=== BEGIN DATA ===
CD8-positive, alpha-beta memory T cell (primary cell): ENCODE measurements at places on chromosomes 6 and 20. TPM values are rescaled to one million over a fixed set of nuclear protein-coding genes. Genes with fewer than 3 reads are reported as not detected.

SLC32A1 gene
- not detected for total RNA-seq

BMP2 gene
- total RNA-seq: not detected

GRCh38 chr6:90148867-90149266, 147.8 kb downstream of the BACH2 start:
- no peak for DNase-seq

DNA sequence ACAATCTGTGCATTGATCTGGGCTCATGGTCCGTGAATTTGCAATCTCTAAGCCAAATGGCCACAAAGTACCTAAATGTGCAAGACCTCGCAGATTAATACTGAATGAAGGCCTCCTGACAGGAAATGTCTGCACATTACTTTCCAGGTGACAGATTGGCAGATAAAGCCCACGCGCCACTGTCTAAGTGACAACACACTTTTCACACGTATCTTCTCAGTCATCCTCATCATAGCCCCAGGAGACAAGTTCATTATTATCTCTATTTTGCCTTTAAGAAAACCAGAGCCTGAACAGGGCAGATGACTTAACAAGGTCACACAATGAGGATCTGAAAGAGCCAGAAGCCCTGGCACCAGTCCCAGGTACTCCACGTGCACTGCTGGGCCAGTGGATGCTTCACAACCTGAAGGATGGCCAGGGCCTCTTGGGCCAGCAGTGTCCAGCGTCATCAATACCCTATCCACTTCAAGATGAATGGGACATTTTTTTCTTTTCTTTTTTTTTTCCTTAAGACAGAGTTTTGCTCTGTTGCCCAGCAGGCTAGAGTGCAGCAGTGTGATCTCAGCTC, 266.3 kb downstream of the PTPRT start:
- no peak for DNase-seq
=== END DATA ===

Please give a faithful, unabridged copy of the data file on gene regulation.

CD8-positive, alpha-beta memory T cell (primary cell): ENCODE measurements at places on chromosomes 6 and 20. TPM values are rescaled to one million over a fixed set of nuclear protein-coding genes. Genes with fewer than 3 reads are reported as not detected.

SLC32A1 gene
- not detected for total RNA-seq

BMP2 gene
- total RNA-seq: not detected

GRCh38 chr6:90148867-90149266, 147.8 kb downstream of the BACH2 start:
- no peak for DNase-seq

DNA sequence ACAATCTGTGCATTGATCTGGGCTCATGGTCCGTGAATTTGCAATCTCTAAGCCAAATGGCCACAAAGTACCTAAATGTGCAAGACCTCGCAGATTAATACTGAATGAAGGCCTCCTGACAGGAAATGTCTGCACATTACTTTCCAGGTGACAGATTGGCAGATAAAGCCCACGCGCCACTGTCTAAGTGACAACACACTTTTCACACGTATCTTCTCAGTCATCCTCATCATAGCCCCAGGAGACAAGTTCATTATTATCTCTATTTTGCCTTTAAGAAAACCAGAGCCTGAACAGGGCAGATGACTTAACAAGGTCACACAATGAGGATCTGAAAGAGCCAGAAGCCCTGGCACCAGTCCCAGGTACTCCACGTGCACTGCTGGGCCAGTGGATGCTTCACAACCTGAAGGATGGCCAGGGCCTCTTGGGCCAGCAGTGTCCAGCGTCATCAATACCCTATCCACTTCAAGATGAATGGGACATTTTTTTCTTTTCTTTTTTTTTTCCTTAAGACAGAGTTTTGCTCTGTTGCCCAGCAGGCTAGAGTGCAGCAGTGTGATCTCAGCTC, 266.3 kb downstream of the PTPRT start:
- no peak for DNase-seq